[denotation—the literal or primary meaning of a word, in contrast to the feelings or ideas that the word suggests: beyond their immediate denotation, the words have a connotative power.
connotation—an idea or feeling that a word invokes in addition to its literal or primary meaning: the word “discipline” has unhappy connotations of punishment and repression | the work functions both by analogy and by connotation.]
Although it is undoubtedly logical that one signified can also stand as the signifier of another sign, this process does not operate merely on two or three levels, but as a chain of signification limited only by social usage. In other words, there is no denotation but only connotation, since denotative language – appearing objective, unmediated, reflective – is as ideologically positioned as language that we would regard as highly connotative and subjective. The belief in a denotative level of expression is itself a piece of ideology.
The Barthesian idea of myth can therefore be reinterpreted simply as narrativised ideology, the formulaic articulation and naturalisation of values, truths and beliefs. What media narratives achieve is precisely this kind of mythologising, the presentation of ideological positions as if they were natural and normative. Yet it is the Barthesian model of the two levels of meaning, the literal and the symbolic, that structures most media narratives, either by drawing attention to double layers of meaning, as in feature films, or by an apparent omission of second-order meaning, as in objective news journalism. In analysing media texts, we need to interrogate the ideological myths that are told at every level. The mythical function of most media narratives is to return us to a stable subjectivity, to remind us of who we are and what reality is. Classic Hollywood movies and realist television dramas reinforce such myths as the existence of innate morality and gender, the natural opposition between ‘good’ and ‘bad’, and between ‘male’ and ‘female’, as clearly defined and unproblematic categories. Their narrative structures assert myths, or ideologies, of the episodic nature of life, where natural or inevitable resolutions are reached and points of closure can be achieved. News reporting mythologises, and therefore normalises, the existence of universal truths and an objective reality that can be retrieved and represented without ideological mediation. By constructing these powerful narratives of who ‘we’ are, the media separate ‘us’ from ‘them’, those others who don’t share or understand the stories we know and believe to be true.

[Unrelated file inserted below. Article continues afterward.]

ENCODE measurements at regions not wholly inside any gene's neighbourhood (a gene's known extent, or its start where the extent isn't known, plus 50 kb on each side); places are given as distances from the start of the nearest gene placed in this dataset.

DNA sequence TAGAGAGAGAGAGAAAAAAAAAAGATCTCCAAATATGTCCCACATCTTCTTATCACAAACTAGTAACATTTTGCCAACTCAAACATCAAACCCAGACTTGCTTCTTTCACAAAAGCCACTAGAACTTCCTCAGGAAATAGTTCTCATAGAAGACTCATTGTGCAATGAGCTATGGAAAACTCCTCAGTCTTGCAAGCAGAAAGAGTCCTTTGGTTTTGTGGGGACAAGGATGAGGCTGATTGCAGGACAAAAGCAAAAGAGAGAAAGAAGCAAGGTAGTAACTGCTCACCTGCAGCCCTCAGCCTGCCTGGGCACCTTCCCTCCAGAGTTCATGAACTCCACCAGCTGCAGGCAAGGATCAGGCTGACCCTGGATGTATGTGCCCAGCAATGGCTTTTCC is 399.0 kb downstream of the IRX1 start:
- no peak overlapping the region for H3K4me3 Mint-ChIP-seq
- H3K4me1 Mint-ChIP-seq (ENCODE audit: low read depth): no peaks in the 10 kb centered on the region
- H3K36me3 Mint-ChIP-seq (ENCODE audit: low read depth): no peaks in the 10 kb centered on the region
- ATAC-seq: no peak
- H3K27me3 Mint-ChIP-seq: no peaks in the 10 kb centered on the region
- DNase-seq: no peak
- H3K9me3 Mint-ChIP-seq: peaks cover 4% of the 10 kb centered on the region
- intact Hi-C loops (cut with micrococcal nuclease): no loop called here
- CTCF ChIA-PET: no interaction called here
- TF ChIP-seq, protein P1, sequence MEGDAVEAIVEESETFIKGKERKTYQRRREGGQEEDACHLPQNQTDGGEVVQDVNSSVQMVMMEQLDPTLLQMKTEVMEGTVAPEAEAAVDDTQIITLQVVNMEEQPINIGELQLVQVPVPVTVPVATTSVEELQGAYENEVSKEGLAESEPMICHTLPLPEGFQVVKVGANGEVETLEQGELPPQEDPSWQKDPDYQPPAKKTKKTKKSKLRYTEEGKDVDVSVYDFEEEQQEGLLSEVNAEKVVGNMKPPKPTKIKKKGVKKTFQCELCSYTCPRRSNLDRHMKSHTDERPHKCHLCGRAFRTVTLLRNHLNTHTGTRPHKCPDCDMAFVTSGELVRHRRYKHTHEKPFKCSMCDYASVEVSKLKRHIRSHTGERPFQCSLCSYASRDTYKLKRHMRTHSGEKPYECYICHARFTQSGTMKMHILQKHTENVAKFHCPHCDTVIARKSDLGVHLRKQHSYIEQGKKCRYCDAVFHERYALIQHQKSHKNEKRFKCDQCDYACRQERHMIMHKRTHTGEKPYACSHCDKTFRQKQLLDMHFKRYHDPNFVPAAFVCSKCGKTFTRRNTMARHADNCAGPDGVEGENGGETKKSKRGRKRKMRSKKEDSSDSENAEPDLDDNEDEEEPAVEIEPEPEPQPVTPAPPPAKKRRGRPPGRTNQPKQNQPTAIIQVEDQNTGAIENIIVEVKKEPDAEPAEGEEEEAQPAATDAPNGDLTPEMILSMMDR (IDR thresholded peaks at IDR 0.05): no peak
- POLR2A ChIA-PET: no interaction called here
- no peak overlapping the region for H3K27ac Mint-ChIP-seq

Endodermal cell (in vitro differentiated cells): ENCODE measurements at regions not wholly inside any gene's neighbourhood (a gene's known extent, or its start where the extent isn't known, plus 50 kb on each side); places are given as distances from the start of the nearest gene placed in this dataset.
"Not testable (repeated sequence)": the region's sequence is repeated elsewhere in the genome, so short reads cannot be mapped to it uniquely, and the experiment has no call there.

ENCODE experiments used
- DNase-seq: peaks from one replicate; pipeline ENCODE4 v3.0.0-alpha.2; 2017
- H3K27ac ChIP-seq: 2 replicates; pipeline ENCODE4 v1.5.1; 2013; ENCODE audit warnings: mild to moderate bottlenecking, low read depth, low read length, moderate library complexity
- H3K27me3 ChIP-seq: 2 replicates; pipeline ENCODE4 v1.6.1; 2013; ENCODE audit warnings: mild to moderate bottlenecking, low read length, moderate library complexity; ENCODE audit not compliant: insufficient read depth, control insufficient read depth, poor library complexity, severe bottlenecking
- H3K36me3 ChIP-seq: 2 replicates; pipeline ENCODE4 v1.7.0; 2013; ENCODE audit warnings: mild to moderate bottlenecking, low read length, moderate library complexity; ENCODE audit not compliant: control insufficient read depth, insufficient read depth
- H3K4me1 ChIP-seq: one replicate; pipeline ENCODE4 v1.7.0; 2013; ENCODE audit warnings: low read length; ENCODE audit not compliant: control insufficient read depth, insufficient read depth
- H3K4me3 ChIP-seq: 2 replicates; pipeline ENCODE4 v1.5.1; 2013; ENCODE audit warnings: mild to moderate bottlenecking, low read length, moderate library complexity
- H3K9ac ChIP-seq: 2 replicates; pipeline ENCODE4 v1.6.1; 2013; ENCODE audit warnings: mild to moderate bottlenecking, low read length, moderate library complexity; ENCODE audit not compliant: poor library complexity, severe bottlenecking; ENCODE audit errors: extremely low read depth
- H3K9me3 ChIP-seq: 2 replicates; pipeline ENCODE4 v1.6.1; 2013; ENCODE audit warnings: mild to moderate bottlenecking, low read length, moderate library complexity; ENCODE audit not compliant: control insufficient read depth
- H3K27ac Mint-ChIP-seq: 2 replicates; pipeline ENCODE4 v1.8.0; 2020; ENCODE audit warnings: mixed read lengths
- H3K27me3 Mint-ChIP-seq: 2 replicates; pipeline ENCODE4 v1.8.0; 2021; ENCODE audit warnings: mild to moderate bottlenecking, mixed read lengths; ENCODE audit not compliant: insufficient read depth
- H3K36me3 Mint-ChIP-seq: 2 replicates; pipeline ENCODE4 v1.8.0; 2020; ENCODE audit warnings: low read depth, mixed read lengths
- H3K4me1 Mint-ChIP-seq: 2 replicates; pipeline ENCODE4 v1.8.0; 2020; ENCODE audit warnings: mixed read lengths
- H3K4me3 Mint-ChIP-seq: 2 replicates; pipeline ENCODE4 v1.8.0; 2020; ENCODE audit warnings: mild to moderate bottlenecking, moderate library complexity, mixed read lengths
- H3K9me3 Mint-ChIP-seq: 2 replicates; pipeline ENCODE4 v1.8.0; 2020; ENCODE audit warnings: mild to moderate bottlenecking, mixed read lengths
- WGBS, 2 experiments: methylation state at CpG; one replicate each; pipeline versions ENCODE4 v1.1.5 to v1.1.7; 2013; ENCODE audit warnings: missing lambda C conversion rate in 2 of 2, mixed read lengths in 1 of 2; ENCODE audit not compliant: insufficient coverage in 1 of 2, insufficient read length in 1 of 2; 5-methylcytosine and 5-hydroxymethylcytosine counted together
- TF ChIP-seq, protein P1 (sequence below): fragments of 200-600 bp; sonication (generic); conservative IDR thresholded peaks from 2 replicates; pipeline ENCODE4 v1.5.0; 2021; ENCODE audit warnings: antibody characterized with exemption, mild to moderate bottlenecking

Media myths are, by and large, the myths of late capitalism in Western societies, which function to produce the coherent subjects of capitalist economies. As subjects, we are prepared to keep working to maintain the status quo of power as long as we have access to the media products and consumer items that construct and reinforce our identities.
Media narratives tell us stories about who we think we are, and in so doing they skillfully reproduce the freely choosing consumers of global capitalism. Only by understanding the mythic nature of these narratives, constructed in language and image as signifying systems, can we begin to choose whether to accept the seamless identity laid out for us or to find its contradictions and resist.//
Ah yes. Susan Smith murdered her two sons when her husband found another woman and wanted a divorce. What is this but Jason and Medea.